I already have a mounting pile of books on my TBR list, but every now and then you stumble upon a book that bypasses the TBR list completely. This is exactly what happened with Human Acts by Han Kang. As soon as I had bought it, I had to read it. And wow, what a read!
The novel begins with the aftermath of the student protests at Jeonnam University, South Korea 1980. Dong-Ho is arranging corpses, cleaning and labelling them ready for their temporary holding place in the gymnasium, where they can be identified by relatives. He is expecting to find the body of his friend. The narrative then shifts perspective; to the friend left rotting on a pile of bodies, to an editor, to a factory worker, to Dong-Ho’s mother and finally to Han Kang herself. All are dealing with the effects of the massacre in different ways, at different times.
For context, the Gwangju Uprising lasted 9 days between 18th – 27th May 1980 – during that time students who were protesting the Chun Doo-Hwan government were shot and beaten by government forces. Exactly how many people were killed remains a source of contention; the military statistics state 200 people died whilst foreign press reports suggest much higher figures. It is an event that still has bearing on the national conscience of South Korea, this much is evident in the brutal way that Kang describes the violence and torture suffered even after the 27th May 1980 by ‘political dissenters’, the unflinching cross examination of censorship and the acceptance [or lack] of governmental responsibility.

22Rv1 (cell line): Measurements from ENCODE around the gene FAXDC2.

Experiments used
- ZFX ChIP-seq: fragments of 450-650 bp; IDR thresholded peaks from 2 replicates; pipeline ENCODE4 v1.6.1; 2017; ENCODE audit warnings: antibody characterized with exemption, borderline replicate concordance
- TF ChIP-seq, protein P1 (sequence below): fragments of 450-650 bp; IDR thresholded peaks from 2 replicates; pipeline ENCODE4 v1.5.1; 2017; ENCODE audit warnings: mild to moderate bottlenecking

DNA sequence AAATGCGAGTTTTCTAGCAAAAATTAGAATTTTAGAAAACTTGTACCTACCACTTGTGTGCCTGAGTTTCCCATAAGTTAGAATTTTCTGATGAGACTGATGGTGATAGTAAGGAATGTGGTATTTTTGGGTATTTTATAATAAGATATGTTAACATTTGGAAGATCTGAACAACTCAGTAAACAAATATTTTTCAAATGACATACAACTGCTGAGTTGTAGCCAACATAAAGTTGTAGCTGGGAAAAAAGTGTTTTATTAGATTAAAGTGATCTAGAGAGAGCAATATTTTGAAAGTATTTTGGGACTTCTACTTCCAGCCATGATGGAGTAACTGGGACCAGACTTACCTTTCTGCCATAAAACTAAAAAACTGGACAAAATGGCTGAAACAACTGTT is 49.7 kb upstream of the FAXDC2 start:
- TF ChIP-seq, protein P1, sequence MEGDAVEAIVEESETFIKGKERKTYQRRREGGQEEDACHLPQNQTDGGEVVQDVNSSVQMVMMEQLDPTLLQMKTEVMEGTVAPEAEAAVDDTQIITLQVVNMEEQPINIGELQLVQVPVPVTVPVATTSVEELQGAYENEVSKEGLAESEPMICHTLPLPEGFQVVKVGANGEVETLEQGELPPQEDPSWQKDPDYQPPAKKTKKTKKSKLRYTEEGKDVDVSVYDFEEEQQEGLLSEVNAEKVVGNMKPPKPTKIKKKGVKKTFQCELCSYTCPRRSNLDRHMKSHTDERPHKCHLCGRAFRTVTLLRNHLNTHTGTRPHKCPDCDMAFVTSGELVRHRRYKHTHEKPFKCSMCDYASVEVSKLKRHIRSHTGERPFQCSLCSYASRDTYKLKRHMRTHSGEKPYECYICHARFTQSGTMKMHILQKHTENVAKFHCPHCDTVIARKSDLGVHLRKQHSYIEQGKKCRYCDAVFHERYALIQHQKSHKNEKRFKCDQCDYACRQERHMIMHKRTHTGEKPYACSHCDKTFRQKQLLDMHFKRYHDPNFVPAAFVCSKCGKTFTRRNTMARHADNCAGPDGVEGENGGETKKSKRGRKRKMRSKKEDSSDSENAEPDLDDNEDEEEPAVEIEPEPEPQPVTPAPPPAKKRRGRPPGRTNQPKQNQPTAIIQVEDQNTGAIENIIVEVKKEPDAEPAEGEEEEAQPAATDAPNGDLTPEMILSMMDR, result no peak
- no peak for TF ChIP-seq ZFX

At times Human Acts was difficult to read because of the graphic language and imagery used, but it was equally compelling to witness how events had permeated society up until the present – the ex-prisoner is still fiercely traumatised by his memories of the torture inflicted on him, Dong-Ho’s mother is still affected by the loss of life and even Kang is grappling with the past and how to give it a voice. For the record, she does it beautifully and with style.
Read it. You won’t be disappointed.